The Elevator Pitch
How the “30 second pitch” can limit authenticity and lead us to ask the wrong questions.
The Elevator Speech has become commonplace in the arenas of communications, sales, and networking in American culture. An Elevator Speech is essentially a thirty-second opportunity to express who you are, what you do, and why someone should be interested. The name and concept derive from an unplanned meeting of persons on an elevator. Each individual may try to express his or her self, idea, business, or product in the time duration of the elevator ride. These quick encounters are crucial because of the fast paced nature, technological aptness, and hurried lifestyles of our society. The Elevator Speech has become necessary, but I would like to suggest that it is also a tool for personal growth and an indicator of a societal problem.
Those who have engaged the principles of servant leadership often speak of maintaining simplicity in daily life. This simplicity presents individuals with an opportunity to deliberately choose to live with a conscious appreciation of their surroundings. In a culture that is frequently insisting that we are not enough, the choice to live simply affirms by calling one to be here and now. Simple living reminds each who participates that it is necessary to stop asking “am I enough?” and to begin accepting oneself as abundant. This orients the servant leader towards compassion and towards gratitude. The Elevator Speech is helpful to sustaining the simple life because it makes evident what is most substantial and commendable within any given situation. Prior to offering an Elevator Speech it is required that the presenter reflect on who they are, what they are doing, and how to engage the world in their work. These reflective questions provoke the simple life into being. They cause one to chip away all that is unnecessary and to focus on what is significant; to clear away the clutter so the message may be heard. In this way the Elevator Speech is a tool for a life oriented towards simplicity and reflection.
Along with being helpful for personal growth the Elevator Speech is also a symptom of a larger societal problem, a lack of authentic dialogue. I came across an article offered by a well-respected U.S. journal. This journal suggested helpful tips on creating the perfect Elevator Speech. However, one suggestion they offered highlights the problem at hand. The suggestion is summarized as follows: when offering an Elevator Speech it is important to assume that your audience will only be asking themselves, what’s in it for me?
Authentic dialogue requires a mutuality between sharing and listening. The Elevator Speech threatens the strength of both of these positions. Those who share their Elevator Speeches must do so with scarcity has part of their motivation. The purpose of the speech is to speak your idea fast enough to squeeze into someone’s limited or private time period. To share from a position of authenticity requires the person sharing to feel safe, dignified, and respected. All three of these things can become impeded within the construct of this kind of speech.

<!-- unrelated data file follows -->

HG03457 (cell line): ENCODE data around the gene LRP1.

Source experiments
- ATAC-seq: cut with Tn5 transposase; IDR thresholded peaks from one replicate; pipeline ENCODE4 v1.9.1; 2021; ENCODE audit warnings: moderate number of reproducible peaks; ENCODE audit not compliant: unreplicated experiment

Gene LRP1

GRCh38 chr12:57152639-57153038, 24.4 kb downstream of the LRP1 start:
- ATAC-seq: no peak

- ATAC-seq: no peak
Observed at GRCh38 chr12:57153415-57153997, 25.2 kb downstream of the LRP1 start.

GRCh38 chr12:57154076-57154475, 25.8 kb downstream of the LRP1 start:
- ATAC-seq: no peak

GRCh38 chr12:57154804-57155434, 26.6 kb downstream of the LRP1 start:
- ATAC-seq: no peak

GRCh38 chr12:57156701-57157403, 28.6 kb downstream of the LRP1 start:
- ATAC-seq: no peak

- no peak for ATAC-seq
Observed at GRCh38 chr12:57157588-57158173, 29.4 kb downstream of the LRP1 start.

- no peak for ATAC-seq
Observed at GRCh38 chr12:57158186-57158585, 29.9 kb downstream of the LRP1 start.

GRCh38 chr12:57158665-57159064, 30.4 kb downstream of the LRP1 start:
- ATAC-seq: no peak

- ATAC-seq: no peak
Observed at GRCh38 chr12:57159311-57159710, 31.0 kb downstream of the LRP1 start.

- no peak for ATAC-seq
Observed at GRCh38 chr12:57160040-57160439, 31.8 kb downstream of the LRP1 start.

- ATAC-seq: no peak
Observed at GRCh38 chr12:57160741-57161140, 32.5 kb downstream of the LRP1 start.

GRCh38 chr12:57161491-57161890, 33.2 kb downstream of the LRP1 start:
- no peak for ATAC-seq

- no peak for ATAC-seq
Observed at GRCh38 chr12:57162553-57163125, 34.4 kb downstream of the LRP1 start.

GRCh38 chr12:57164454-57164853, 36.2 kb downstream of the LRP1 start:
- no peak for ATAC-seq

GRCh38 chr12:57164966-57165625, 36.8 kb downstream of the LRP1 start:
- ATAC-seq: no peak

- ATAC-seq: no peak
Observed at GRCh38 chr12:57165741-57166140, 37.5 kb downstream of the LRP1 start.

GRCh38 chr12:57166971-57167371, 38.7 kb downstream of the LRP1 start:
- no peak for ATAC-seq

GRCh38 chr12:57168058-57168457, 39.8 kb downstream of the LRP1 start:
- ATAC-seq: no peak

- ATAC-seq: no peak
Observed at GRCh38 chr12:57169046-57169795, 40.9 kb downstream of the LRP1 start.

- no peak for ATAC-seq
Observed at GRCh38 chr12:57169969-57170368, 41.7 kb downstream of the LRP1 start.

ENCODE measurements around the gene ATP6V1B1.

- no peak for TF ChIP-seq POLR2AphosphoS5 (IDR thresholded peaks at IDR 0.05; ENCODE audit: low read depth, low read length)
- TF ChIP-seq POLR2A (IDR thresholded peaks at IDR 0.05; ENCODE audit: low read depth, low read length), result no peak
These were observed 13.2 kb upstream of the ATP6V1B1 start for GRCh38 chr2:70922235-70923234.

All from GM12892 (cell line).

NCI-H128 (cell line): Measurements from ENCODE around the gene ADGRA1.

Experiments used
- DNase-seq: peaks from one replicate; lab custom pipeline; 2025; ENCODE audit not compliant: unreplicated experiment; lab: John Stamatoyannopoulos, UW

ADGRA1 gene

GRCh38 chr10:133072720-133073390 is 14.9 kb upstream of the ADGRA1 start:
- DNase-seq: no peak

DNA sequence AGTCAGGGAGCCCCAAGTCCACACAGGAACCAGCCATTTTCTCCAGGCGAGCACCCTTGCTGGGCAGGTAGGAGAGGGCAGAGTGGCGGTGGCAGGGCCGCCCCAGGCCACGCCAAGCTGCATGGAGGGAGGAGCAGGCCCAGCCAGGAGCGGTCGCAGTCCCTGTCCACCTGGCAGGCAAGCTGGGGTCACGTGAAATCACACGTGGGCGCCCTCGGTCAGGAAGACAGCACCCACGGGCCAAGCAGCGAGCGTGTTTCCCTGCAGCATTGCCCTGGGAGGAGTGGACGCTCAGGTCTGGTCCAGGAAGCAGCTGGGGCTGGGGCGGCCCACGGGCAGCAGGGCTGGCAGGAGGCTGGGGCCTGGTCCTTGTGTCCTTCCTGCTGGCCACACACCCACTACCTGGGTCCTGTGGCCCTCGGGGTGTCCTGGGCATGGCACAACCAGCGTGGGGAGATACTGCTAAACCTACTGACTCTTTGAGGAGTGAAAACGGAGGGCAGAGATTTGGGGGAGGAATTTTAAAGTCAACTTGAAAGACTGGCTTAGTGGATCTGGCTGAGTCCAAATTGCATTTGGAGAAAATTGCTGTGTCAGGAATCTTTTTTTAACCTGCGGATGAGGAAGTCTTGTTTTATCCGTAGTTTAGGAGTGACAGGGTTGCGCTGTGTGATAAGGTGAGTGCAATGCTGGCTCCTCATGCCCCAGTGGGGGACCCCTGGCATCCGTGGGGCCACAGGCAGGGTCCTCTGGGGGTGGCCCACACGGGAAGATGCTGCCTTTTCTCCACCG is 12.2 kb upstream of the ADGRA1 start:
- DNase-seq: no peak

I recently had lunch with a young man who serves his community through ministering in his church. Towards the end of our time together he presented me with a new idea on which he had been focusing much his creative energy. I could feel a change in him as he shifted from his authentic self to the one presenting the pitch about this new ministry program. It felt to me that, since we had finished our meals, he assumed my time was minimal. I stopped him in his Elevator Speech version of the idea by simply pointing out his passion for this new idea and asking him to go into detail. I don’t claim to be a great listener, but by pointing out his passion and asking for more details, I gave him an opportunity to relax and allow himself to present his idea from a place of authenticity and wholeness.
What’s in it for me? This question threatens the possibility of truly hearing while one is listening. The result of listening to others with only one’s personal gain in mind is to never fully hear. To access the depth of who we are as human beings, to realize our potential, or to come close to the sacred we must begin to rethink the question, what’s in it for me? Rumi, the thirteenth century Sufi poet, states that “you are searching among the branches for what only appears in the roots.” Authentic dialogue requires mutuality between sharing and listening. To listen fully one must try to let go of wanting more and allow oneself to just be listener.
The Elevator Speech can be useful because it can help one to live more reflectively and simply; it can also be an indicator of a society struggling to truly listen. A Servant Leader knows the importance of simple and reflective living, mutuality, and authentic dialogue. My challenge is to try to minimize asking, What’s in it for me? Rather, let us begin to ask, How may I serve? This question will take us to the depths of both ourselves and those we encounter. To give oneself in service to another is to listen well, and to discover the roots from which all things grow.
*originally posted: http://www.servantleader.org/blog/2015/1/26/the-elevator-pitch